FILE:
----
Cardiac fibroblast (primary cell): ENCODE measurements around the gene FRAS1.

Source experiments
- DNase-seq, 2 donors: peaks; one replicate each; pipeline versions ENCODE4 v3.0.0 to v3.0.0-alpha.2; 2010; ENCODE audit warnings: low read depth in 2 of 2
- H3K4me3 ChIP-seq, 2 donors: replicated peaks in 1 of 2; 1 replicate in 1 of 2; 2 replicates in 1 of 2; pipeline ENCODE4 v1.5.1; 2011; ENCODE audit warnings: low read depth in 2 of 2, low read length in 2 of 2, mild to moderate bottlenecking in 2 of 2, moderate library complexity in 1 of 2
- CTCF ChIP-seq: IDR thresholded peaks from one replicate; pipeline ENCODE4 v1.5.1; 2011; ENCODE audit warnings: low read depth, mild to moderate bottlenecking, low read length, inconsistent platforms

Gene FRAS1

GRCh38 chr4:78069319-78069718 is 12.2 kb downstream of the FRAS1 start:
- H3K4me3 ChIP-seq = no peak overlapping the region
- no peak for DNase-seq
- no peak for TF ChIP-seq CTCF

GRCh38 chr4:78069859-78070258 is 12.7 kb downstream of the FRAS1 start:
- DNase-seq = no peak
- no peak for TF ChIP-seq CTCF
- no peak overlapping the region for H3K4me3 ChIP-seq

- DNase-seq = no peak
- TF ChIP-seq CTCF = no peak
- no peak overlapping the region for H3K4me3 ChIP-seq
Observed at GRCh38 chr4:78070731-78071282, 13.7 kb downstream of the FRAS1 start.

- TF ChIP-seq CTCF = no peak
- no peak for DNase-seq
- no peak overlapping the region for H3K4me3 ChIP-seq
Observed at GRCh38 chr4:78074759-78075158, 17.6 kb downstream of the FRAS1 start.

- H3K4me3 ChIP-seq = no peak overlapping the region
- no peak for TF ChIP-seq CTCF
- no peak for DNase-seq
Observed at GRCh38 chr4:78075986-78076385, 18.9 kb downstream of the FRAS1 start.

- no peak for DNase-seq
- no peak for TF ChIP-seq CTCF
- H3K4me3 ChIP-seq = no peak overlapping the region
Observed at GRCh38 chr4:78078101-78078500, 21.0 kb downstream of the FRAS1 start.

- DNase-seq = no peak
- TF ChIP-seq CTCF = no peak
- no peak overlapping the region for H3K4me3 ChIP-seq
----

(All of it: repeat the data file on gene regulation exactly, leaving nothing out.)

Cardiac fibroblast (primary cell): ENCODE measurements around the gene FRAS1.

Source experiments
- DNase-seq, 2 donors: peaks; one replicate each; pipeline versions ENCODE4 v3.0.0 to v3.0.0-alpha.2; 2010; ENCODE audit warnings: low read depth in 2 of 2
- H3K4me3 ChIP-seq, 2 donors: replicated peaks in 1 of 2; 1 replicate in 1 of 2; 2 replicates in 1 of 2; pipeline ENCODE4 v1.5.1; 2011; ENCODE audit warnings: low read depth in 2 of 2, low read length in 2 of 2, mild to moderate bottlenecking in 2 of 2, moderate library complexity in 1 of 2
- CTCF ChIP-seq: IDR thresholded peaks from one replicate; pipeline ENCODE4 v1.5.1; 2011; ENCODE audit warnings: low read depth, mild to moderate bottlenecking, low read length, inconsistent platforms

Gene FRAS1

GRCh38 chr4:78069319-78069718 is 12.2 kb downstream of the FRAS1 start:
- H3K4me3 ChIP-seq = no peak overlapping the region
- no peak for DNase-seq
- no peak for TF ChIP-seq CTCF

GRCh38 chr4:78069859-78070258 is 12.7 kb downstream of the FRAS1 start:
- DNase-seq = no peak
- no peak for TF ChIP-seq CTCF
- no peak overlapping the region for H3K4me3 ChIP-seq

- DNase-seq = no peak
- TF ChIP-seq CTCF = no peak
- no peak overlapping the region for H3K4me3 ChIP-seq
Observed at GRCh38 chr4:78070731-78071282, 13.7 kb downstream of the FRAS1 start.

- TF ChIP-seq CTCF = no peak
- no peak for DNase-seq
- no peak overlapping the region for H3K4me3 ChIP-seq
Observed at GRCh38 chr4:78074759-78075158, 17.6 kb downstream of the FRAS1 start.

- H3K4me3 ChIP-seq = no peak overlapping the region
- no peak for TF ChIP-seq CTCF
- no peak for DNase-seq
Observed at GRCh38 chr4:78075986-78076385, 18.9 kb downstream of the FRAS1 start.

- no peak for DNase-seq
- no peak for TF ChIP-seq CTCF
- H3K4me3 ChIP-seq = no peak overlapping the region
Observed at GRCh38 chr4:78078101-78078500, 21.0 kb downstream of the FRAS1 start.

- DNase-seq = no peak
- TF ChIP-seq CTCF = no peak
- no peak overlapping the region for H3K4me3 ChIP-seq